There are no Russian “peacekeepers” in Transnistria but “occupiers”, Ukraine affirmed, and said today’s vote is an attempt to “create another point of tension on the border with Ukraine” and undermine Moldova’s attempt to join the European Union.

Agence France Presse reports the Transnistrian assembly had voted in favour of a resolution to call on Russia to “implement measures to protect Transnistria in the face of increased pressure from Moldova”. Russian state media was also quick to publish material on the vote, noting “Transnistrian leader” Vadim Krasnoselsky asked for support on the strength that “more 220,000 Russian nationals reside in the unrecognized breakaway republic” and claiming “Russian peacekeeping” has been so successful in the past.

The motion’s wording read, Moscow states: “Transnistria will persistently fight for its identity, the rights and interests of the Transnistrian people and will not give up on protecting them, despite any blackmail or external pressure.”

Nevertheless, Russia has never officially recognised Transnistrian sovereignty and has turned down previous Transnistrian requests for it to be absorbed into Russia, as Moscow has attempted with Crimea, Donetsk, and Luhansk in Ukraine. While Russian President Vladimir Putin evidently considers Transnistria — and possibly all of Moldova — a rightful part of the “Russikiy Mir” (Russian world, or sphere of influence), as noted by the Institute for the Study of War, Transnistria’s presence as a brake on Moldova’s European Union membership aspirations means it is useful as it is, in limbo.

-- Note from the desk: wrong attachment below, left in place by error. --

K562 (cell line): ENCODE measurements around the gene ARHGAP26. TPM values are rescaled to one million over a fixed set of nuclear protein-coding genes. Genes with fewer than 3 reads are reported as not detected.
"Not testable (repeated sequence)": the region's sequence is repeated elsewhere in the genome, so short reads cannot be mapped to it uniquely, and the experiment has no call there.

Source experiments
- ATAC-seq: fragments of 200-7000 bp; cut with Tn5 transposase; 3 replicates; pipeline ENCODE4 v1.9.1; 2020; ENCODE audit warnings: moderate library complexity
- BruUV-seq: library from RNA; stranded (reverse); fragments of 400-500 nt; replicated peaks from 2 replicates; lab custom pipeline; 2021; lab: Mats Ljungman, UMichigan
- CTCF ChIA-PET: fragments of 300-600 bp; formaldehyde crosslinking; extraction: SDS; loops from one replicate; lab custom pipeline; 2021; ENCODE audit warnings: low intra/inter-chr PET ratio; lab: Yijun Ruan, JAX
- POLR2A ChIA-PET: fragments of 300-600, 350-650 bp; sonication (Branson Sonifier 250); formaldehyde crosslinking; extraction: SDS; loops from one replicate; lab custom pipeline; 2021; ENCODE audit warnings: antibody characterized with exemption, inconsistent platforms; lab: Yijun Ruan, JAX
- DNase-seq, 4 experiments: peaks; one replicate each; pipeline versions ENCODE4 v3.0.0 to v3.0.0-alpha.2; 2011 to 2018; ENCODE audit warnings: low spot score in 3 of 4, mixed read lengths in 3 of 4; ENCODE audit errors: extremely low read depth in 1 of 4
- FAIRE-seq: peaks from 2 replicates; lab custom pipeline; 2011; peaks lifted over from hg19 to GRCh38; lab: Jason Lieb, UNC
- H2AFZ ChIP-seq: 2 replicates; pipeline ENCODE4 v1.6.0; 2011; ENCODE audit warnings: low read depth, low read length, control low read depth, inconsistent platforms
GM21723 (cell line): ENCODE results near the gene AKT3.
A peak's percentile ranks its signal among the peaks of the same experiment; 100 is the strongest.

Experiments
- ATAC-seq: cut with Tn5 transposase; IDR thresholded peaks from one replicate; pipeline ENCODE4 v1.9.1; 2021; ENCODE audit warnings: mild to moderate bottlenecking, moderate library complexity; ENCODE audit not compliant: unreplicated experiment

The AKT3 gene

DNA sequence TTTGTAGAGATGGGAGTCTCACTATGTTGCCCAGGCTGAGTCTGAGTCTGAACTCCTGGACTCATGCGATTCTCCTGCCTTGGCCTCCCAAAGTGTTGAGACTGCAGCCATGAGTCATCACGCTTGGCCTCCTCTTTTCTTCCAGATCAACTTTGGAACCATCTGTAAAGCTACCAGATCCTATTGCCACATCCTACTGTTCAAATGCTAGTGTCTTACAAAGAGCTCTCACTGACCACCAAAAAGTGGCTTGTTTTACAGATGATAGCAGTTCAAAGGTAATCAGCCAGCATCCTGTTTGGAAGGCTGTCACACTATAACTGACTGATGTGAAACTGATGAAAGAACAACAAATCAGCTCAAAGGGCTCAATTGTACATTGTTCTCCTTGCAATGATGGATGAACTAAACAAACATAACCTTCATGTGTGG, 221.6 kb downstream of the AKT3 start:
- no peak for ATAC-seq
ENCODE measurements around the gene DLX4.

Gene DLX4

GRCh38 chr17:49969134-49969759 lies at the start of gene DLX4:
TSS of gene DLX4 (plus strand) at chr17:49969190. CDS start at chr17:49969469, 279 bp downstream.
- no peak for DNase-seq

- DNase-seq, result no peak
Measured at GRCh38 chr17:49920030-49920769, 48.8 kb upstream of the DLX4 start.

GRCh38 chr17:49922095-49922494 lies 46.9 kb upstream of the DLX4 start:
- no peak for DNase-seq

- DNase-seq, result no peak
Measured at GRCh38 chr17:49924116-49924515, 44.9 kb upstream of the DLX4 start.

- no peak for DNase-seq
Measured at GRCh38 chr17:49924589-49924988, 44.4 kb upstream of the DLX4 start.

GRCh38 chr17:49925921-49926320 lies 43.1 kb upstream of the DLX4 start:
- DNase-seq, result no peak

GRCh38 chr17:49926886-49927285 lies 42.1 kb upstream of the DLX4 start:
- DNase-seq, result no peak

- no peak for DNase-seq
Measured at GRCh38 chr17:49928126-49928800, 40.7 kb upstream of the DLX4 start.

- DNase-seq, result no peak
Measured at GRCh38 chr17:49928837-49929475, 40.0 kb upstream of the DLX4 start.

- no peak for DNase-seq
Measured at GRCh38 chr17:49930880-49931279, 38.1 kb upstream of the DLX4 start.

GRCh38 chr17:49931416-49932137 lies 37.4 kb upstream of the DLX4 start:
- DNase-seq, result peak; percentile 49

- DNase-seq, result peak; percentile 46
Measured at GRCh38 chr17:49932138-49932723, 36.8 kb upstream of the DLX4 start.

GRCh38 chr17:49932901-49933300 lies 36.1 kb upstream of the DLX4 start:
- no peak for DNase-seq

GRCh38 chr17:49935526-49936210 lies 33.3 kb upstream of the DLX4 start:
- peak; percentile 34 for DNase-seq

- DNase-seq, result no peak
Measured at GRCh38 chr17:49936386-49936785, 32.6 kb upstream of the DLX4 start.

It is conceivable Putin recognises becoming more involved in Transnistria may further push Moldova towards Europe, as was the case with Ukraine in the last decade. Nevertheless, the strongly pro-Western Moldovan government has recently clearly signalled it does not consider part of its territory being occupied by a small number of Russian troops a roadblock to its ambitions, citing Western Germany’s interaction with the European community in the 1980s before reunification with the East in the 1990s.

Then again, the Kremlin may also consider a fresh crisis on the European Union’s eastern borders to divide its attention and political energy desirable. Now as ever, second-guessing Moscow’s thinking and intentions is not a game for the faint-hearted.

Indeed, Moldova is, like other post-Soviet Eastern European and Balkan states, on a pathway to European Union membership. This, like Ukraine’s journey to the same, has been claimed as a potential flashpoint for tension with Moscow for years, and the parallels between Russian anger over Ukraine and Moldova drifting Westwards cited in 2014.

EU President Ursula von der Leyen said last year that Moldova should be absorbed into the Union to prevent Russian influence in the region. She said: “Can we imagine the European Union will be without Ukraine, without Moldova, without the Western Balkans? And those parts of Europe are under the influence of Russia or China? Impossible… So, the direction of travel is clear. And therefore, now we have to start to think about how are we making sure that Europe is whole, that those countries are part of the European Union.”